GW Pharmaceuticals has developed a CBD product known as Epidiolex as a potential treatment for childhood epilepsy.6 The US Food and Drug Administration (FDA) approved investigation into new drug applications for the use of Epidiolex in 213 children averaging 11 years of age for the treatment of severe, intractable epilepsy. After three months of treatment, all children experienced a reduction of seizure frequency by an average of 54 percent — nine percent of patients were completely seizure free. In total, 22 children suffered severe adverse effects while the rest reported modest adverse effects such as fatigue, diarrhea, somnolence and decreased appetite.6 Data from the Epidiolex trial was based on self-reported seizure frequencies; nevertheless, the outcomes indicate significant potential for use of the drug in the treatment of pediatric epilepsy.

Many parents of children with epilepsy are willing to try cannabis treatments despite the lack of strong medical evidence. A wide range of preparations with high CBD and low THC are being offered to treat pediatric epilepsy and other medical conditions. In a study conducted in Colorado involving 75 pediatric patients with epilepsy, 57 percent of families reported positive results — yet the electroencephalogram patterns for the participants did not indicate evidence of improvement.7 Additionally, significant adverse effects were reported, such as increased seizures in 13 percent of participants, status epilepticus (where epileptic fits follow one another with no recovery time), and death. The authors also suspected a placebo-effect since data on seizure outcomes was self-reported and families who moved to Colorado to access the preparations were more likely to report therapeutic benefits compared to those already living in the state.7

Parents of pediatric cancer patients have also sought cannabis treatments for relief of symptoms for their children undergoing chemotherapy or radiation treatment. Most reports of cannabis efficacy as a treatment for cancer are anecdotal. Many parents believe that the use of cannabis as part of the child’s treatment has led to a reduction in disease-related symptoms.3 However, there is no credible medical explanation as to how cannabis may have led to this reduction. In addition, most families in such situations are desperate for a cure, and therefore their judgment may be clouded.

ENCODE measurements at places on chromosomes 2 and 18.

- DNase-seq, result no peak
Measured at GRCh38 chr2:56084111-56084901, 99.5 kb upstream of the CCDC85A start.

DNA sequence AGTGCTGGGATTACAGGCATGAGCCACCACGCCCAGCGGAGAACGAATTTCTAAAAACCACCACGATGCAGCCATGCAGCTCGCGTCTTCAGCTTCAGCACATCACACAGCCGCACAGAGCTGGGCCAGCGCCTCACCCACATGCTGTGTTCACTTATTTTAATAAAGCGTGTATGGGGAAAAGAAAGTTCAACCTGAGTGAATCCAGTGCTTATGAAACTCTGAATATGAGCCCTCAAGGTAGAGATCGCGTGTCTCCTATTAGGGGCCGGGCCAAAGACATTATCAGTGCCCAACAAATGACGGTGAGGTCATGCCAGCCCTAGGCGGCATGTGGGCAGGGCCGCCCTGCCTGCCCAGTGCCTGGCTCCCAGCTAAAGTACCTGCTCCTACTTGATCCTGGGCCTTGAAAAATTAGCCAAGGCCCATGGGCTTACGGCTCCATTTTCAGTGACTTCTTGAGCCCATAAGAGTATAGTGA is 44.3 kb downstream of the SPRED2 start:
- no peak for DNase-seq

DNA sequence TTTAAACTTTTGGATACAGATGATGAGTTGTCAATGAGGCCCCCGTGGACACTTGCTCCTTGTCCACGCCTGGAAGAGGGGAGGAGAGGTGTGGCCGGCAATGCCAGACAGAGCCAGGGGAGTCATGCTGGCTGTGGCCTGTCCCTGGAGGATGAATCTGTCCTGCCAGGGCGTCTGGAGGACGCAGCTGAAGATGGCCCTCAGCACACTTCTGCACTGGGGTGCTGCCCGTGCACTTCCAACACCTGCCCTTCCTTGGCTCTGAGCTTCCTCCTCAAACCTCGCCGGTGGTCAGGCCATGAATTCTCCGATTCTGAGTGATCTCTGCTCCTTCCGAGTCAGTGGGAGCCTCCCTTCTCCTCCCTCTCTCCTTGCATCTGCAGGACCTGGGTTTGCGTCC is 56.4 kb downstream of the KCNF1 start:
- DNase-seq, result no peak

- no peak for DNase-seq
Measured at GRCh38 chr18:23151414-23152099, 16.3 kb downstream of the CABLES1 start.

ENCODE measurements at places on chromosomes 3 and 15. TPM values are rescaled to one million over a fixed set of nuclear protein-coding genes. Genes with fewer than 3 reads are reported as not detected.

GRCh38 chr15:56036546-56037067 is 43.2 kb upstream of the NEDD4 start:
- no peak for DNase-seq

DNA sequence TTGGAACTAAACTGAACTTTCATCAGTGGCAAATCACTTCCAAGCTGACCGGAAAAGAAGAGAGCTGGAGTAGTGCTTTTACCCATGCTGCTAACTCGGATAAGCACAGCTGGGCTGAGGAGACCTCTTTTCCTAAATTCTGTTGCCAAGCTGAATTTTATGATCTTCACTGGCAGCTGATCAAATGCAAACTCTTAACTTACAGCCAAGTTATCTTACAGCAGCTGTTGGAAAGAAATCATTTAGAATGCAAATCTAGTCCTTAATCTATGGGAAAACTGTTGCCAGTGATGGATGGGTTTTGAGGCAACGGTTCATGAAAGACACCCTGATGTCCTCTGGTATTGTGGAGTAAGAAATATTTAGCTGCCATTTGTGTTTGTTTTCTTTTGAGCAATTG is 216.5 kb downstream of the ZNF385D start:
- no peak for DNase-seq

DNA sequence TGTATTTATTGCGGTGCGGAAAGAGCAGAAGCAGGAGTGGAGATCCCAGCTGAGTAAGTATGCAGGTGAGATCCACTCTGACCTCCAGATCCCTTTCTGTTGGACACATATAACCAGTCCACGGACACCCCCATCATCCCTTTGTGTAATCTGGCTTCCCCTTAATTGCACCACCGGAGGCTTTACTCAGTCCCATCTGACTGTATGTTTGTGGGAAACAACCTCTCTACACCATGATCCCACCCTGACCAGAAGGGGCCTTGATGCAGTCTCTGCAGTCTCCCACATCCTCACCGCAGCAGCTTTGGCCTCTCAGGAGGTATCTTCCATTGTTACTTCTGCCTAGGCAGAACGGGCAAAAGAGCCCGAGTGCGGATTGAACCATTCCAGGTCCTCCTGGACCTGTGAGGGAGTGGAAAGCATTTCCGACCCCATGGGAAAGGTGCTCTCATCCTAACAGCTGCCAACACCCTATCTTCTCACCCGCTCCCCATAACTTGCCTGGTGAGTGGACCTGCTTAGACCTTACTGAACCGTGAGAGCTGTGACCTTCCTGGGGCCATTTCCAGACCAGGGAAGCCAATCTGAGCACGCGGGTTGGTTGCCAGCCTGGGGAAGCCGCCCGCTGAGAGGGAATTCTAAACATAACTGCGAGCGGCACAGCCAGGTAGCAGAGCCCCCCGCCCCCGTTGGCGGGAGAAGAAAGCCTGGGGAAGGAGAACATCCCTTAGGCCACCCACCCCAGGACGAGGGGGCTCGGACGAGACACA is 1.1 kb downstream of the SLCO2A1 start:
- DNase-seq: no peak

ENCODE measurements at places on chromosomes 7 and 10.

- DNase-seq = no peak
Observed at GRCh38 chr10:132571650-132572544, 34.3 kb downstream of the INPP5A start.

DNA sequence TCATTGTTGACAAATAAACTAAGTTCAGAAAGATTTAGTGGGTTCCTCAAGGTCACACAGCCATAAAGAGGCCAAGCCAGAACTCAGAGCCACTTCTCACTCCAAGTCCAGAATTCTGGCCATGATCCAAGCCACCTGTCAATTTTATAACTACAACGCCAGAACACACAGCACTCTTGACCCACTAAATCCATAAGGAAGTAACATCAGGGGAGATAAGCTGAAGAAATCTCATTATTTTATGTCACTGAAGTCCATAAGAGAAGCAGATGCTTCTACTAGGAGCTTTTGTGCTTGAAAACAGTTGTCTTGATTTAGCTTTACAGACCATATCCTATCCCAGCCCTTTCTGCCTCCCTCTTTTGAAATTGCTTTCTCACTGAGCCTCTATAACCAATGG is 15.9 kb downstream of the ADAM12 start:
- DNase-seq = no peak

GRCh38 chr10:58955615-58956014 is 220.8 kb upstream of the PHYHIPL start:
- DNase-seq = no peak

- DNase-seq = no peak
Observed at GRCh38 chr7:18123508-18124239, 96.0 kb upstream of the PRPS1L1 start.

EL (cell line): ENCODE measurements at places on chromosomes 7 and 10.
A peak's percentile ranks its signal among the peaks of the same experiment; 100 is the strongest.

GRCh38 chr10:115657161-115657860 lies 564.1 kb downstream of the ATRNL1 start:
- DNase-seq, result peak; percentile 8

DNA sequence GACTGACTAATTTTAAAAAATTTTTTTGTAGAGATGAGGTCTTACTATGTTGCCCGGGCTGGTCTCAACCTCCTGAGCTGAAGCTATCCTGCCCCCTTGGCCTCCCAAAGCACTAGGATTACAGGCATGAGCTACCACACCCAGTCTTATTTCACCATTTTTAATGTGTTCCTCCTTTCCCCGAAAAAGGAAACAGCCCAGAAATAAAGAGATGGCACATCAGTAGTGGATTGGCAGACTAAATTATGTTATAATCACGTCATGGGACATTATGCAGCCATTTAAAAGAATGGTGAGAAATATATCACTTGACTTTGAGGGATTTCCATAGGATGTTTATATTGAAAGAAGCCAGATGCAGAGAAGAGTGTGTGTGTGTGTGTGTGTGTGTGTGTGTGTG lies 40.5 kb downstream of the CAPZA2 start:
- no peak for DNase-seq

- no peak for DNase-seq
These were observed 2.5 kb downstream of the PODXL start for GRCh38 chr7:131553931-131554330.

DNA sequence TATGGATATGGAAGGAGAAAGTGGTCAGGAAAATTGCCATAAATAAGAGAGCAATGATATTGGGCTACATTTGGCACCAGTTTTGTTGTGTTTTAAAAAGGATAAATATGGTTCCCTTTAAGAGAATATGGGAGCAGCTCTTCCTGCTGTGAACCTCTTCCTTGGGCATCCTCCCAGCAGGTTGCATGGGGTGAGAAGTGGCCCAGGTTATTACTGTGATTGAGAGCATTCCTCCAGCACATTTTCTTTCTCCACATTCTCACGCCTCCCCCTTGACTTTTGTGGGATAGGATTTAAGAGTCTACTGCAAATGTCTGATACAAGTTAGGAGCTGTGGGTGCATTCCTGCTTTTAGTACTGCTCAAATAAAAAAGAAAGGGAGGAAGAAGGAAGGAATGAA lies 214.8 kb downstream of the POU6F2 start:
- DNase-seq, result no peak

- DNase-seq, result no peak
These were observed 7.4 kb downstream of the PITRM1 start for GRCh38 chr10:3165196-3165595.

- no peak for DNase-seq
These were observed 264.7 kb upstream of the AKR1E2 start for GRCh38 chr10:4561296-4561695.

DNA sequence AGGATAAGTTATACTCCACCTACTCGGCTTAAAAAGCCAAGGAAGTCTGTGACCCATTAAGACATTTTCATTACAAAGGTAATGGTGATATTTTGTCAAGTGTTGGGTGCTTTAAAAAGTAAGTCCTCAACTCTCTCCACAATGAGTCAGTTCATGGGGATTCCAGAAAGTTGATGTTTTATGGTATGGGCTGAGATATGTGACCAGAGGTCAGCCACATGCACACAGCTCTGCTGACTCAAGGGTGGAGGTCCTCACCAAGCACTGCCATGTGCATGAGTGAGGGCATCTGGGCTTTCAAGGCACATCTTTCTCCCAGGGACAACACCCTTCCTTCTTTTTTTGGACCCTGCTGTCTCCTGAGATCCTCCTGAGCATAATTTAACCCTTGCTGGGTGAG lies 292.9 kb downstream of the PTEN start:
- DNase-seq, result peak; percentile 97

Clinical evidence has, however, emerged regarding the possible efficacy of cannabis treatment for certain cancers. A case study of a 14-year-old Canadian girl diagnosed with acute lymphoblastic leukemia (ALL) showed significant dose-dependent disease control.8 The girl had undergone standard treatments in the form of bone marrow transplant, chemotherapy, and radiotherapy, which had all failed after 34 months. The family administered oral cannabis oil over 78 days, and results showed a dose-response curve with marked reduction in blast count (immature cells in the bone marrow).8 This outcome is promising, although a single case is not sufficient evidence of cannabis efficacy in the treatment of ALL and other cancers.